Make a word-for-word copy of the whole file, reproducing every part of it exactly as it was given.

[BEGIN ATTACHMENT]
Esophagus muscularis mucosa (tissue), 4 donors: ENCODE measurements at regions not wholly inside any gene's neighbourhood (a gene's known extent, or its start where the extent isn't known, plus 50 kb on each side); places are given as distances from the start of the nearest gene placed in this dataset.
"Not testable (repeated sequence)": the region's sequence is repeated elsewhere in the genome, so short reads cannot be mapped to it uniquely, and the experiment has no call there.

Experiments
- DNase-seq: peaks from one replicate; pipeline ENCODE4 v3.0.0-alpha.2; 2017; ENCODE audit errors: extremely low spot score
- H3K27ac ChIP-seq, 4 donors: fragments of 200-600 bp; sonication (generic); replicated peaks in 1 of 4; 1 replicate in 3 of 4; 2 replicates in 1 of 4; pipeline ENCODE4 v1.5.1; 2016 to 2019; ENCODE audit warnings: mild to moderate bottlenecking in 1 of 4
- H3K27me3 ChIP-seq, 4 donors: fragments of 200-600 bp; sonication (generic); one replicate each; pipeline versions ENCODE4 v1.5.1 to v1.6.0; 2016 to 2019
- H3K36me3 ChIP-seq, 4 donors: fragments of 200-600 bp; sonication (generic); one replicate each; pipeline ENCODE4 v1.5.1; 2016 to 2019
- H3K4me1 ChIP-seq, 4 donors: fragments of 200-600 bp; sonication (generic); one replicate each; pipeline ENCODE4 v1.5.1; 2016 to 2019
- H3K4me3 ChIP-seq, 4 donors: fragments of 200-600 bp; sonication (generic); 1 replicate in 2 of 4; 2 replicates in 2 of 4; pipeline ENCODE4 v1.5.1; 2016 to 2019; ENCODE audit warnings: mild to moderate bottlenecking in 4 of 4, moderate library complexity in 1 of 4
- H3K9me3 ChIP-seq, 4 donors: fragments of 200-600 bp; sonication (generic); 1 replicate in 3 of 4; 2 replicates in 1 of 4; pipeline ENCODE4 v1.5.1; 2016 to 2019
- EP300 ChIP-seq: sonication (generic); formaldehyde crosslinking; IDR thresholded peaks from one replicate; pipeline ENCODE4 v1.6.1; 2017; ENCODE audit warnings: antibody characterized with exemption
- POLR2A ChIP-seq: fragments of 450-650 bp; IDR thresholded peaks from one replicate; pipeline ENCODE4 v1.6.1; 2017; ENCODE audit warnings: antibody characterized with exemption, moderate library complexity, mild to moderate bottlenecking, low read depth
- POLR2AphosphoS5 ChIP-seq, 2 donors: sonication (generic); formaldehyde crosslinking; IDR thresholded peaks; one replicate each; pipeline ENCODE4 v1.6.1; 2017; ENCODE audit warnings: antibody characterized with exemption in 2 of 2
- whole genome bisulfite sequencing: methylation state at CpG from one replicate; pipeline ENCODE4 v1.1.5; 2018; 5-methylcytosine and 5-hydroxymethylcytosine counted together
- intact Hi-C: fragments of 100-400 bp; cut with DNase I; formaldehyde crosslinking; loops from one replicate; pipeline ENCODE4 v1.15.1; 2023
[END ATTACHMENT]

Esophagus muscularis mucosa (tissue), 4 donors: ENCODE measurements at regions not wholly inside any gene's neighbourhood (a gene's known extent, or its start where the extent isn't known, plus 50 kb on each side); places are given as distances from the start of the nearest gene placed in this dataset.
"Not testable (repeated sequence)": the region's sequence is repeated elsewhere in the genome, so short reads cannot be mapped to it uniquely, and the experiment has no call there.

Experiments
- DNase-seq: peaks from one replicate; pipeline ENCODE4 v3.0.0-alpha.2; 2017; ENCODE audit errors: extremely low spot score
- H3K27ac ChIP-seq, 4 donors: fragments of 200-600 bp; sonication (generic); replicated peaks in 1 of 4; 1 replicate in 3 of 4; 2 replicates in 1 of 4; pipeline ENCODE4 v1.5.1; 2016 to 2019; ENCODE audit warnings: mild to moderate bottlenecking in 1 of 4
- H3K27me3 ChIP-seq, 4 donors: fragments of 200-600 bp; sonication (generic); one replicate each; pipeline versions ENCODE4 v1.5.1 to v1.6.0; 2016 to 2019
- H3K36me3 ChIP-seq, 4 donors: fragments of 200-600 bp; sonication (generic); one replicate each; pipeline ENCODE4 v1.5.1; 2016 to 2019
- H3K4me1 ChIP-seq, 4 donors: fragments of 200-600 bp; sonication (generic); one replicate each; pipeline ENCODE4 v1.5.1; 2016 to 2019
- H3K4me3 ChIP-seq, 4 donors: fragments of 200-600 bp; sonication (generic); 1 replicate in 2 of 4; 2 replicates in 2 of 4; pipeline ENCODE4 v1.5.1; 2016 to 2019; ENCODE audit warnings: mild to moderate bottlenecking in 4 of 4, moderate library complexity in 1 of 4
- H3K9me3 ChIP-seq, 4 donors: fragments of 200-600 bp; sonication (generic); 1 replicate in 3 of 4; 2 replicates in 1 of 4; pipeline ENCODE4 v1.5.1; 2016 to 2019
- EP300 ChIP-seq: sonication (generic); formaldehyde crosslinking; IDR thresholded peaks from one replicate; pipeline ENCODE4 v1.6.1; 2017; ENCODE audit warnings: antibody characterized with exemption
- POLR2A ChIP-seq: fragments of 450-650 bp; IDR thresholded peaks from one replicate; pipeline ENCODE4 v1.6.1; 2017; ENCODE audit warnings: antibody characterized with exemption, moderate library complexity, mild to moderate bottlenecking, low read depth
- POLR2AphosphoS5 ChIP-seq, 2 donors: sonication (generic); formaldehyde crosslinking; IDR thresholded peaks; one replicate each; pipeline ENCODE4 v1.6.1; 2017; ENCODE audit warnings: antibody characterized with exemption in 2 of 2
- whole genome bisulfite sequencing: methylation state at CpG from one replicate; pipeline ENCODE4 v1.1.5; 2018; 5-methylcytosine and 5-hydroxymethylcytosine counted together
- intact Hi-C: fragments of 100-400 bp; cut with DNase I; formaldehyde crosslinking; loops from one replicate; pipeline ENCODE4 v1.15.1; 2023